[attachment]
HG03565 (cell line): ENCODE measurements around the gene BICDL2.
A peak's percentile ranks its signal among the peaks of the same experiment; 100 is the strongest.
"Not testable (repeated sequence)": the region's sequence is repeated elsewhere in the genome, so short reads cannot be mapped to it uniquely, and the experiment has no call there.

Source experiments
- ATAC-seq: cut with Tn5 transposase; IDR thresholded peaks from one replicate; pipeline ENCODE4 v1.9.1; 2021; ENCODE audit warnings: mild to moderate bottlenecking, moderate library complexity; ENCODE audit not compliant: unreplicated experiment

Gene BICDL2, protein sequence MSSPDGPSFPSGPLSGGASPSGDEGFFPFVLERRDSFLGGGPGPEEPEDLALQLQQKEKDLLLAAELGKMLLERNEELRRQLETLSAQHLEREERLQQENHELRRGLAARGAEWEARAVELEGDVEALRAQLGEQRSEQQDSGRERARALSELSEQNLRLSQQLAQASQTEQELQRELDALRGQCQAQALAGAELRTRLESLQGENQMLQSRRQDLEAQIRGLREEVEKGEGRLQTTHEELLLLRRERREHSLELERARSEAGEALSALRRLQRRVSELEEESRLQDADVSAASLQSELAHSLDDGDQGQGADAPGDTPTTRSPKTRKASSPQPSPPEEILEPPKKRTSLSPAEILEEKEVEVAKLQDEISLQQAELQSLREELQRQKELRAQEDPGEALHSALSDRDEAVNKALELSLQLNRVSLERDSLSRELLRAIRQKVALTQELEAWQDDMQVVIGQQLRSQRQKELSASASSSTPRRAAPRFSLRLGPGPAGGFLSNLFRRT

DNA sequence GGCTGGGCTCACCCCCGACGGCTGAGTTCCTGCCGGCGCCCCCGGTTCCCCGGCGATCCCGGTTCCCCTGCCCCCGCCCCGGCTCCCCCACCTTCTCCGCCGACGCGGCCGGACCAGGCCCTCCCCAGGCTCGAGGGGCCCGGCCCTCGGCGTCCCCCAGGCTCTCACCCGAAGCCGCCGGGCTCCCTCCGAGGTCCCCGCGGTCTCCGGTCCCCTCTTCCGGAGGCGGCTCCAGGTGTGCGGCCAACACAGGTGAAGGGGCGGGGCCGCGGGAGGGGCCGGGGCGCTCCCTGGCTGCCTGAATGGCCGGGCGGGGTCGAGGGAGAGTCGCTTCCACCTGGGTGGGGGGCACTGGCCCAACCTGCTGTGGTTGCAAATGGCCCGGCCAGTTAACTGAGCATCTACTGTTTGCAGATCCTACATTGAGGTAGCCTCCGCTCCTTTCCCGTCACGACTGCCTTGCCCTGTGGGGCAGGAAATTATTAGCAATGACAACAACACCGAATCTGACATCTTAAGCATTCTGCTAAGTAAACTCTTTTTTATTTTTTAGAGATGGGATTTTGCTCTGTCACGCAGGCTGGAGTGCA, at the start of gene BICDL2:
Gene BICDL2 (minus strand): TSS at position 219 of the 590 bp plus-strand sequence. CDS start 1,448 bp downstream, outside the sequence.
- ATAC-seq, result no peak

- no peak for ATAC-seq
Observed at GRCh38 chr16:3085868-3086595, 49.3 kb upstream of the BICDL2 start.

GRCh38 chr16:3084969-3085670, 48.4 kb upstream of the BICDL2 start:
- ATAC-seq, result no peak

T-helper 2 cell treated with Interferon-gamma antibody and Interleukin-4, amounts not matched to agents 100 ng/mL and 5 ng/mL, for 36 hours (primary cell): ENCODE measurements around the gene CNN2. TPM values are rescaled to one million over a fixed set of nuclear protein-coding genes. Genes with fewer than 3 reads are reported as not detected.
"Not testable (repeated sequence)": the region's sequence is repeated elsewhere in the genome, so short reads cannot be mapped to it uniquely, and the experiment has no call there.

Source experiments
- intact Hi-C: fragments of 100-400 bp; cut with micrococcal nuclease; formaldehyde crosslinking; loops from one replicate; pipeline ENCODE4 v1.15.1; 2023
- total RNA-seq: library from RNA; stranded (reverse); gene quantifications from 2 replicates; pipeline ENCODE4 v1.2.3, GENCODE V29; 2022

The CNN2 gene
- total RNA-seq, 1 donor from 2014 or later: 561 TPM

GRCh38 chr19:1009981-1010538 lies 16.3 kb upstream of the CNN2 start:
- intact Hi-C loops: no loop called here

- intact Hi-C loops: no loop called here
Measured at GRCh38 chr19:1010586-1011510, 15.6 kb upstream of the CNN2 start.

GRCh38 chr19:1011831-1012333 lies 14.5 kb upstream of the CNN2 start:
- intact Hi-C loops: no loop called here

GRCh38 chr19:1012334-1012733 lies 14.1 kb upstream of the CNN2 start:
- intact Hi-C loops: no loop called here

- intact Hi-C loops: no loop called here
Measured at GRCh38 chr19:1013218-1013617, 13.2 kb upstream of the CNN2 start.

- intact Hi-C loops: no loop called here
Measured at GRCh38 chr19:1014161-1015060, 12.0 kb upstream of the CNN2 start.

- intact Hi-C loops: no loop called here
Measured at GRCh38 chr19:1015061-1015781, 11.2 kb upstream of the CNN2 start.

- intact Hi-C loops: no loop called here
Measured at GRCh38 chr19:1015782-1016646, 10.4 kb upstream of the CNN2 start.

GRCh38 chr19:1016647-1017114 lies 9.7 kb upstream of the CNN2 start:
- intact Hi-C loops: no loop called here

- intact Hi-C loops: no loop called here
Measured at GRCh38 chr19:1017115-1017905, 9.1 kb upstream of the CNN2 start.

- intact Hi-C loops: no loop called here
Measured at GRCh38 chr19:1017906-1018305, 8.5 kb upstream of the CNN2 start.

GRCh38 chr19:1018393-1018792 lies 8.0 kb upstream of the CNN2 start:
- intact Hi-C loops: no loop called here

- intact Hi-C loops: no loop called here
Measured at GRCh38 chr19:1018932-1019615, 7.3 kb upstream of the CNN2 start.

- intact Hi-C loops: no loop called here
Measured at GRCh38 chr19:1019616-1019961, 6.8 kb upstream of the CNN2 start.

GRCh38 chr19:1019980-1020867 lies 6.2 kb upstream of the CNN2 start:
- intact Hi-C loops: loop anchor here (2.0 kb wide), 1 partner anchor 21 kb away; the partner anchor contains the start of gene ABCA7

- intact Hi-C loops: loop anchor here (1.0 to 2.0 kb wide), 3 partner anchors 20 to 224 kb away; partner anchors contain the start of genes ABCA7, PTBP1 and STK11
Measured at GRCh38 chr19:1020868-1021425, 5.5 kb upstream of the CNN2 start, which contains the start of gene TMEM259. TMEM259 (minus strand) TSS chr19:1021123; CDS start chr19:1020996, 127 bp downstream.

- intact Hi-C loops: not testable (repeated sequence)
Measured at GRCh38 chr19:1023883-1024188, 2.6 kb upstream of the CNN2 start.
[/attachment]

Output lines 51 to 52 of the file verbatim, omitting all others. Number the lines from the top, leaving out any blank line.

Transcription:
- intact Hi-C loops: loop anchor here (1.0 to 2.0 kb wide), 3 partner anchors 20 to 224 kb away; partner anchors contain the start of genes ABCA7, PTBP1 and STK11
Measured at GRCh38 chr19:1020868-1021425, 5.5 kb upstream of the CNN2 start, which contains the start of gene TMEM259. TMEM259 (minus strand) TSS chr19:1021123; CDS start chr19:1020996, 127 bp downstream.